National Physical Laboratory

Microstructural Metrology

Grain size distribution 
Average grain size and grain size distribution are key microstructural parameters which, along together with density, phase volume fraction and porosity, essentially define a material’s potential properties and performance. The drive towards finer and finer grain sizes in both ceramic and hardmetals requires attention to the preparation techniques used for the section to be examined, as well as the observation method and the subsequent counting methods. 

The most common method for average grain size determination is the linear intercept method, in which the number of intersections across lines of given length drawn on the field of observation is counted, and divided by the line length; while the determination of grain size distribution requires individual line intercept lengths to be measured. 

Issues of counting statistics are important, and often it is necessary to count several hundred intercepts before a stable convergent result is obtained, but if the sample is heterogeneous then additional considerations are raised.  Small grains may dominate the statistics and so area fractions may need to be used to give a true reflection of the microstructure, depending on what features control the sample properties.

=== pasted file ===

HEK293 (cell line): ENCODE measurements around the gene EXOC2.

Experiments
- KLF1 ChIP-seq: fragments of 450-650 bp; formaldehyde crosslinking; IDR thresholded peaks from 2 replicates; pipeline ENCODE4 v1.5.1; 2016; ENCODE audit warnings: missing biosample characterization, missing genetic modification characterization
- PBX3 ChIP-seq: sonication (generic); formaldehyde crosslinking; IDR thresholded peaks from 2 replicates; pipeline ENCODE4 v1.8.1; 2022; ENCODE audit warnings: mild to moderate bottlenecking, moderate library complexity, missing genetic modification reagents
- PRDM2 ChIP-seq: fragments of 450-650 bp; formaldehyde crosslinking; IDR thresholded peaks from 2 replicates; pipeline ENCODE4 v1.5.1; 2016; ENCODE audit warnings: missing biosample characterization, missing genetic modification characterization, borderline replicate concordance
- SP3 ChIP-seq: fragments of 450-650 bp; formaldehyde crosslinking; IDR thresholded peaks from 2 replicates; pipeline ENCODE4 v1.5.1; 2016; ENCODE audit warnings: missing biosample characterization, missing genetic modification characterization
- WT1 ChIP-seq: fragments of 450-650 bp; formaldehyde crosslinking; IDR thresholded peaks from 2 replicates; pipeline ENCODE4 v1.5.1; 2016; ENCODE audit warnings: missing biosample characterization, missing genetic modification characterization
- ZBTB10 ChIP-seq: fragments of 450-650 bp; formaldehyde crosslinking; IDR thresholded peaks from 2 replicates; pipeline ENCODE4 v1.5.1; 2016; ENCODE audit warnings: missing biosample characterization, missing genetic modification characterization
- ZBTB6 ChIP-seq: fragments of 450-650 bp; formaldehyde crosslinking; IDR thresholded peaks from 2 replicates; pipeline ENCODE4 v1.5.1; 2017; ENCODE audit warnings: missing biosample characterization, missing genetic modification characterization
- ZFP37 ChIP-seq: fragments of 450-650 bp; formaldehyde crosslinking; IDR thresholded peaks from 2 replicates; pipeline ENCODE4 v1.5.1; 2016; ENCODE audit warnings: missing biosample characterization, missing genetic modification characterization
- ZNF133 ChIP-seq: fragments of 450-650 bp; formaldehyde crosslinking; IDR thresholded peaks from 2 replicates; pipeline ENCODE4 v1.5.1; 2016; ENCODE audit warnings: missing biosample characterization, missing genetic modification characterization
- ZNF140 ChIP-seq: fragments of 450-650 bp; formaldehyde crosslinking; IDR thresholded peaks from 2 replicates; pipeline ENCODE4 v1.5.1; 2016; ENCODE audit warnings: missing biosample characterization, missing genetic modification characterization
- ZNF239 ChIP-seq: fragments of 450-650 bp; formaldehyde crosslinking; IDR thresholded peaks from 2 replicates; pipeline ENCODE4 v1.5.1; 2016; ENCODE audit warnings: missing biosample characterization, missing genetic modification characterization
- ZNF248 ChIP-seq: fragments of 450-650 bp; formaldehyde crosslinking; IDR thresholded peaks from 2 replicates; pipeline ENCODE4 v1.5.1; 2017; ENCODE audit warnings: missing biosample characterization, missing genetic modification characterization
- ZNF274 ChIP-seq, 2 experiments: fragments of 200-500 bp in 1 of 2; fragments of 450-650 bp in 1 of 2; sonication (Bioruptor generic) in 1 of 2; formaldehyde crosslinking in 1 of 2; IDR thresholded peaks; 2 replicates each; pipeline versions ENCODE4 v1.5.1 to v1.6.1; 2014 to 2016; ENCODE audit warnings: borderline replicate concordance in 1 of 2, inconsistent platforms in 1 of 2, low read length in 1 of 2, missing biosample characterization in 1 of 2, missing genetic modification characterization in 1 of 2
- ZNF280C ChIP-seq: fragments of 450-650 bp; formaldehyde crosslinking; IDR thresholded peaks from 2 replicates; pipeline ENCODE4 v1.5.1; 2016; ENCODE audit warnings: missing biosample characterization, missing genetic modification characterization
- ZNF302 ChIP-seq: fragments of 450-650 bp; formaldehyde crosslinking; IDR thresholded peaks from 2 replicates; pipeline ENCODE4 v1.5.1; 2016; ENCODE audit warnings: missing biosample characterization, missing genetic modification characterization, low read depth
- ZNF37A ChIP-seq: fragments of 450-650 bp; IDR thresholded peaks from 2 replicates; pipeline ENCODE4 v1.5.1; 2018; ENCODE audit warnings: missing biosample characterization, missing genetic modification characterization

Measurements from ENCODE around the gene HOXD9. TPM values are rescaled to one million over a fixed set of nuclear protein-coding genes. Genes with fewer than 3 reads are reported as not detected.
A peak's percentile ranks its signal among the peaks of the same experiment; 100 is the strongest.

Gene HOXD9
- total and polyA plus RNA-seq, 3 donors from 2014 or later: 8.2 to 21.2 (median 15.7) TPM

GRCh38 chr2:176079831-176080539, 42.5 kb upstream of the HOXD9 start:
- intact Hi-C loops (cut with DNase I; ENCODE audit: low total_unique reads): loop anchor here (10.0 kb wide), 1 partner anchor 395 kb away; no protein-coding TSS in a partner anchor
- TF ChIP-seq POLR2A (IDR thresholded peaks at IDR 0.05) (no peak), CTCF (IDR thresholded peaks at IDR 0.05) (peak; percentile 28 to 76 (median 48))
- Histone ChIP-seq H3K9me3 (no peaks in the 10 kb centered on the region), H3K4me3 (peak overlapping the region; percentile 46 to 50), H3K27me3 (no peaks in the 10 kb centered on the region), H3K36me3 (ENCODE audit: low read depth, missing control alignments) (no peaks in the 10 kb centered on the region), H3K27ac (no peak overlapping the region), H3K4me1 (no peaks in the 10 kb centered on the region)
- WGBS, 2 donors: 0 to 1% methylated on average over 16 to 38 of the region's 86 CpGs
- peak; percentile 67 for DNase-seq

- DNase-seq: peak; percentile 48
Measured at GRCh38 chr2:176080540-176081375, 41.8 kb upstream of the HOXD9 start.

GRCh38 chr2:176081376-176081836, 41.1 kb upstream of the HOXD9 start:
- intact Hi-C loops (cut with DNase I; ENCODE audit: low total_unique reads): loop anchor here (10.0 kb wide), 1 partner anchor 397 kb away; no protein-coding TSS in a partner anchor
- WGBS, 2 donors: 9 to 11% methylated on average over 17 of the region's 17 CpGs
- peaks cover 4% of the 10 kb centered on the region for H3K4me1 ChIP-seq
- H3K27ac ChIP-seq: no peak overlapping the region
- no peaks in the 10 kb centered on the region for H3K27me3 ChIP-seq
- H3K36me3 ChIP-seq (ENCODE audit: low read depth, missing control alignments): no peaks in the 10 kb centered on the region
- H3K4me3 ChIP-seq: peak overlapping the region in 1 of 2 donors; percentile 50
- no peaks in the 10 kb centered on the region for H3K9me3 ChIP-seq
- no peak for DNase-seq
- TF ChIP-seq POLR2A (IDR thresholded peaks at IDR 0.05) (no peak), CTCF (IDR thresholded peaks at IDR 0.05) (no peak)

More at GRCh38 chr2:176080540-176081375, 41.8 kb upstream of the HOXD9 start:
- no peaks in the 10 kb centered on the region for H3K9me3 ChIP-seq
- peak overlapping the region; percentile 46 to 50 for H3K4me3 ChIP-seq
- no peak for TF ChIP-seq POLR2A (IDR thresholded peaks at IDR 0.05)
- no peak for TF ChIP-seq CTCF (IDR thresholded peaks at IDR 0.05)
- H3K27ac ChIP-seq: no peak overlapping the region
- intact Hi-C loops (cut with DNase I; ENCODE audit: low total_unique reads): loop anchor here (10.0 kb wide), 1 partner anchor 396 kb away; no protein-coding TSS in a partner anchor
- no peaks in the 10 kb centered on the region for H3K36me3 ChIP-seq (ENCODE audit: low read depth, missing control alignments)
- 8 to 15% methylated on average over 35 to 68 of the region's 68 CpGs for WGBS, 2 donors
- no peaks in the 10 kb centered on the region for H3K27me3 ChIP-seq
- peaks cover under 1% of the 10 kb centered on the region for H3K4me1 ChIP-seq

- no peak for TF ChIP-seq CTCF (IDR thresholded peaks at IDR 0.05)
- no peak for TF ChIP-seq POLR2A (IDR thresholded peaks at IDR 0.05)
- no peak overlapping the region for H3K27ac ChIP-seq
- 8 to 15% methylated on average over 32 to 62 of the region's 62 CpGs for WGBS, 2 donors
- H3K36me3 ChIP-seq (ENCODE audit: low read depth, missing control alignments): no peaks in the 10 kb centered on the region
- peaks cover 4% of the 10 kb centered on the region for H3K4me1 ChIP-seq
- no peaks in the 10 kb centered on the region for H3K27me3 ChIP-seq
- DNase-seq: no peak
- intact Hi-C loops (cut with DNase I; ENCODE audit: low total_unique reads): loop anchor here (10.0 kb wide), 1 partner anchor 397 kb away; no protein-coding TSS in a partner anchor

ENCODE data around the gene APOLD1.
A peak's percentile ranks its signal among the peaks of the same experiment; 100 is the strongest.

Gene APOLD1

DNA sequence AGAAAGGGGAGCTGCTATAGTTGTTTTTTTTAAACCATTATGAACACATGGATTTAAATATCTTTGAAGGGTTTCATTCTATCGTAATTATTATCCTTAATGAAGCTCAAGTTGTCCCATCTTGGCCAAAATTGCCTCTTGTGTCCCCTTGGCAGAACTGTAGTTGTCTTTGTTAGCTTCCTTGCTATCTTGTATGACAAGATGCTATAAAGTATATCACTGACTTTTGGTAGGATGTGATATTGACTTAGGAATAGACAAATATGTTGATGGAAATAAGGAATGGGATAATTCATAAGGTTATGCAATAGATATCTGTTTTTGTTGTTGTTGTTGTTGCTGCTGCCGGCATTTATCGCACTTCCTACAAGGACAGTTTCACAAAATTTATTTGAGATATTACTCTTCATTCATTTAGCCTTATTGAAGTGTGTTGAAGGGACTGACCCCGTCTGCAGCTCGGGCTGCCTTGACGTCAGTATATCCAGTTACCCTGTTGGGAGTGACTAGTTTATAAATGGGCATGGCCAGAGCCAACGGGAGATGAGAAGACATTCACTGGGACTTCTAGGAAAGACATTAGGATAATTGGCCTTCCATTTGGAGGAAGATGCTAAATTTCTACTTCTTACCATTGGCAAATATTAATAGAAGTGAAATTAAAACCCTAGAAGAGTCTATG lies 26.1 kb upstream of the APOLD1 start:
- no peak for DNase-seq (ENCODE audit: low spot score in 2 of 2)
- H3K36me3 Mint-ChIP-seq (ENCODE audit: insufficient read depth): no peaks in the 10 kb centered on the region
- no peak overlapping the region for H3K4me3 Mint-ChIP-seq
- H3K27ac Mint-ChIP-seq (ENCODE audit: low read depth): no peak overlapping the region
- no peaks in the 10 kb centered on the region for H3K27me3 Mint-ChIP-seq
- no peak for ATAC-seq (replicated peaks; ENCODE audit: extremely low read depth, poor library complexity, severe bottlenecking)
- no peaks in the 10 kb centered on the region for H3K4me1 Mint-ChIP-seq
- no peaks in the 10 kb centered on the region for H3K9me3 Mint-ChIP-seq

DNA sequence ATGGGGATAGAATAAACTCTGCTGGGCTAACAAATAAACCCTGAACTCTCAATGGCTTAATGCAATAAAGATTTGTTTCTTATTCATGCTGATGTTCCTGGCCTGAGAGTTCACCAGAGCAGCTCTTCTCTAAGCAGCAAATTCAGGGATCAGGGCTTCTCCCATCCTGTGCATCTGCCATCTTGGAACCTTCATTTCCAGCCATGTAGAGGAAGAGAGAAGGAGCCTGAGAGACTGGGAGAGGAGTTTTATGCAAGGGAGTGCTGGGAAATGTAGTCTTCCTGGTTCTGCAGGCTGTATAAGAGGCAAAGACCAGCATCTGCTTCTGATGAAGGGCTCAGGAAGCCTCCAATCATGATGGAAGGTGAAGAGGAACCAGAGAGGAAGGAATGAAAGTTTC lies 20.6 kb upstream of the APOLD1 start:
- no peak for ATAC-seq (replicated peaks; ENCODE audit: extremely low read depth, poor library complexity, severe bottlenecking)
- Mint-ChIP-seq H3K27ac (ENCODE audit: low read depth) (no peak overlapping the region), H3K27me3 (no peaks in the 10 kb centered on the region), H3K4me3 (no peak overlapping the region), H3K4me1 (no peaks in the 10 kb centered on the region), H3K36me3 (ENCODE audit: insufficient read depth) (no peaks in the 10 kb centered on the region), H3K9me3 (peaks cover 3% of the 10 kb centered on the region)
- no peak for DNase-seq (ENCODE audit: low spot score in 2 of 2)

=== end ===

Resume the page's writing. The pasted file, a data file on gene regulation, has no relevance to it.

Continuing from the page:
The use of electron backscattering diffraction (EBSD) is increasing the possibilities for examination of grain size data through its enhanced resolution and the automated measurement of grain areas and linear intercepts it enables, but it also requires research to understand how results may be affected by the operating parameters chosen and how they may be compared with other methods.

For more information: Ken Mingard

Last Updated: 25 Apr 2012
Created: 25 Jul 2007


Please note that the information will not be divulged to third parties, or used without your permission